Alfa Romeo 8C Spider Model Overview
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Alfa Romeo 8C Spider Overview
What do you get when you combine a Ferrari, a Maserati, and an Alfa Romeo and cut off the roof? An amazing Italian supercar - the 2009 Alfa Romeo 8C Spider. Not only have the legendary Italian marques combined to develop this new Alfa, but this car's name is the stuff of legend. The 1930s Alfa 8C 2300 is considered Alfa's finest prewar sports car.
The heart and soul of any sports car is its engine - even more so with an Italian sports car. And what could be more "soulful" than starting with a Ferrari engine. The block goes back to the 360 Modena V8, which later found a home in the Maserati GranTurismo and Quattroporte. For use in the 8C, the engine was bored and stroked from 4.2 to 4.7 liters, received a dry sump oil system, DOHC, four valves per cylinder, and new Alfa heads. Its variable intake camshaft timing adds to the production of 450 hp at 7,000 rpm with a 7,500-rpm redline. Torque comes in low, with 80% of its max 354 lb-ft available from 2,000 rpm. As of this writing, the Spider has yet to be put through its paces by the automotive press, but the Coupe version has recorded 0-60 in 4.2 seconds, with the top end just shy of 190 mph.
The six-speed transmission comes from the first version of the Maserati Quattroporte and allows for automatic or manual shifting. In sport mode, the transmission employs the Magneti Marelli system used in the Ferrari F430 and 599 Fiorano, speeding up shifts from 0.4 to 0.2 second and accompanying downshifts with perfect rev blips. The gearbox is in the rear, where it forms a transaxle unit with a ZF limited-slip differential. The clutch remains up front with the engine, but the engine (following current Ferrari powertrain philosophy) is set entirely behind the front axle, helping achieve a 49:51 front/rear weight balance.
Aurally, there seems to be nothing like the 8C - neither Ferrari nor Maserati. When in Sport mode the exhaust butterflies open, sharpened by quicker throttle response, faster shift speeds, and more rapid reflexes, due to less electronic stability intervention. Reviewers have likened it to the wail of a Formula 1 car: "gloriously rich, angry and assertive," "spitting and hissing like a cornered leopard," with downshifts accompanied by a "glorious garble of pops and burps."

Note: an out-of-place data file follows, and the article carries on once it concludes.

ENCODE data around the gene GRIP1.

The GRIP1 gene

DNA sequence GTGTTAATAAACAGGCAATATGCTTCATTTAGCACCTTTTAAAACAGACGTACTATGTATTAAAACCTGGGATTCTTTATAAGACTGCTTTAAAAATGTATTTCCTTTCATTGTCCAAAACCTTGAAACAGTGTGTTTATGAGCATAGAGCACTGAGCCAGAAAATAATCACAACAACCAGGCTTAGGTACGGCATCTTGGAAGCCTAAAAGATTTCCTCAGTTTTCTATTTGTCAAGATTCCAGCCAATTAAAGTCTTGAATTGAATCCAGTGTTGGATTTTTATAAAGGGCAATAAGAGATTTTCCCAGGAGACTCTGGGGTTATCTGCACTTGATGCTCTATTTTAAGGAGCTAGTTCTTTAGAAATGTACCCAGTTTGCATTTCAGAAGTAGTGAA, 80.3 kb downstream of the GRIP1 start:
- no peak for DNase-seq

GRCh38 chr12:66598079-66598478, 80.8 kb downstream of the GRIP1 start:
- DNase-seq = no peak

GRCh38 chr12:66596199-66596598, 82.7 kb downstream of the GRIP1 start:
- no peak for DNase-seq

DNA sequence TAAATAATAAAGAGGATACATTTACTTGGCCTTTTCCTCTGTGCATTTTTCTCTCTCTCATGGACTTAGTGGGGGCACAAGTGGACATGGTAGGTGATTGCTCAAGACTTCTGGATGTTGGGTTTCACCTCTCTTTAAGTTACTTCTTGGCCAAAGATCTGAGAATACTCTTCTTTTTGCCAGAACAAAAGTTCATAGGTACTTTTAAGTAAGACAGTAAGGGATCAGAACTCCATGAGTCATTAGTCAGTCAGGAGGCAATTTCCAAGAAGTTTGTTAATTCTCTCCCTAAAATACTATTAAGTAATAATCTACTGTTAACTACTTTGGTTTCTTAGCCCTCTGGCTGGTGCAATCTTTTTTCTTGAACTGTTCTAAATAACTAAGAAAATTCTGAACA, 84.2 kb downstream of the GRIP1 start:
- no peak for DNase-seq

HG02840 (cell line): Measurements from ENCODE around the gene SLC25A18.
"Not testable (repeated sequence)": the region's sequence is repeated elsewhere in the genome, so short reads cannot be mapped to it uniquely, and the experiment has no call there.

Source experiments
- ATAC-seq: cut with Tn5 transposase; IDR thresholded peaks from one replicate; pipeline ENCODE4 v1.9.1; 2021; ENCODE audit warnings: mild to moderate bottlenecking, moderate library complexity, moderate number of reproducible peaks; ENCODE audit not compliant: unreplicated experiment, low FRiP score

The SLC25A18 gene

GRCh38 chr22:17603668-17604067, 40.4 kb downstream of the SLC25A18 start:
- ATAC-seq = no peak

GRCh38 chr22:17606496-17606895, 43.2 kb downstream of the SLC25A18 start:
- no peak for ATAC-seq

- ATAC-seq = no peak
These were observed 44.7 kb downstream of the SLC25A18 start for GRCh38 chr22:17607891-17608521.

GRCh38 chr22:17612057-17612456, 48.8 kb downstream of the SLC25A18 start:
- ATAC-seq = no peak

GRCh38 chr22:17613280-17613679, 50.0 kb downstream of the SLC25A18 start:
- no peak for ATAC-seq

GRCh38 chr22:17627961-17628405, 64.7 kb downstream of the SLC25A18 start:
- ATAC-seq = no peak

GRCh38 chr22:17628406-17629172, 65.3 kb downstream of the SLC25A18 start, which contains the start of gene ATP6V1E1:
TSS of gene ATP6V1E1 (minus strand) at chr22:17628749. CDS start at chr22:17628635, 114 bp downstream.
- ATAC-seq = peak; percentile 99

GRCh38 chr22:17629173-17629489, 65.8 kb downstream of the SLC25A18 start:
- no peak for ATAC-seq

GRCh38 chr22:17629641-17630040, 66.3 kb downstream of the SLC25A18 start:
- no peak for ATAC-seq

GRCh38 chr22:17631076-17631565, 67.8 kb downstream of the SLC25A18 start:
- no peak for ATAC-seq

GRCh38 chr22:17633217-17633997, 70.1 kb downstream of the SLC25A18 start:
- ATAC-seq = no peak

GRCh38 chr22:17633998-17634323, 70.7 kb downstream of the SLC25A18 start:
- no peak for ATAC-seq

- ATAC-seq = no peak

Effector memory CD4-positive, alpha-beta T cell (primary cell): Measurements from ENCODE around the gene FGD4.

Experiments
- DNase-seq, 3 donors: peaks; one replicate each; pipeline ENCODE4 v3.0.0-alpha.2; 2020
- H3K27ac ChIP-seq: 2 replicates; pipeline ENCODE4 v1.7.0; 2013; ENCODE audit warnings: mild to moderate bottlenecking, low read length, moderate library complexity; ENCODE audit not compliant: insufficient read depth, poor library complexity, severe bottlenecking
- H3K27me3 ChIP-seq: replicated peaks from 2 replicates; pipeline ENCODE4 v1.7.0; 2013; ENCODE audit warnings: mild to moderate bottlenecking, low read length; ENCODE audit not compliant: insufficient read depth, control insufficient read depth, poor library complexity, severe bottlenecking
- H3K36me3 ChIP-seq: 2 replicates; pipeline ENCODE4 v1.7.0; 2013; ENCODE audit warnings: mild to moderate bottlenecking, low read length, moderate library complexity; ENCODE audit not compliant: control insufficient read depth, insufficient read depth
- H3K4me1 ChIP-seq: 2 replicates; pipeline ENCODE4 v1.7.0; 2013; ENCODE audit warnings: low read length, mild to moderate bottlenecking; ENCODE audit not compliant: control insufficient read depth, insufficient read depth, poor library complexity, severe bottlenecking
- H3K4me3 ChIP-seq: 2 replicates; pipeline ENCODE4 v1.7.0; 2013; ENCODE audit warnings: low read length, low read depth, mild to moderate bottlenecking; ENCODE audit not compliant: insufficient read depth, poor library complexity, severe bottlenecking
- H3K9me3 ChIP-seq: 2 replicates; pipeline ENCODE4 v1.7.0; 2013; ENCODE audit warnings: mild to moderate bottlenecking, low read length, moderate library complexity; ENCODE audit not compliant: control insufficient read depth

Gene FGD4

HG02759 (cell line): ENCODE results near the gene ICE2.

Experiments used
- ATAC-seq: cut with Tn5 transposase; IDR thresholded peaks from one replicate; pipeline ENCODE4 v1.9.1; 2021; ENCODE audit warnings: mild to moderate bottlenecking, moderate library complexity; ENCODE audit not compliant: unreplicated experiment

The 8C sits on a shortened version of the Maserati GranTurismo platform. With an 11.7-inch-shorter wheelbase, the Alfa is 19.7 inches shorter overall than the GT. Some reviewers have likened its size to the Nissan 350Z's. The aluminum double-wishbone independent suspension control arms are Maserati, but the unadjustable shocks, springs, and anti-roll bars are Alfa. ABS and ESP are standard, and braking is accomplished with vented front and rear discs measuring 14.2 inches and 13.0 inches respectively.
An Alfa-styled body of carbon fiber, gloriously sensuous in a way that only Italians can articulate, wraps the 8C. Reviewers express amazement at how much the body looks like the hand-formed aluminum popular during the good old days of Italian automotive art. 47% of the 8C's weight, 1,645 lbs, is carbon fiber. The interior is rich in this material, along with leather and genuine polished aluminum. The seats are carbon fiber wrapped in leather, with bolstering that holds hips and torso in place.
The Spider's convertible top is a double-layered affair. The external sheet is made of a multi-thread material to withstand the elements and is available in a range of colors, while the inner sheet has dense sound-proofing qualities. A dashboard button animates the electro-hydraulic controlled top.
The Alfa Romeo 8C Spider is built on the same line as the Quattroporte and GranTurismo in Modena's Maserati factory, but only 500 of them will be made. Anyone interested should speak up quickly to get in on this newest Italian work of art.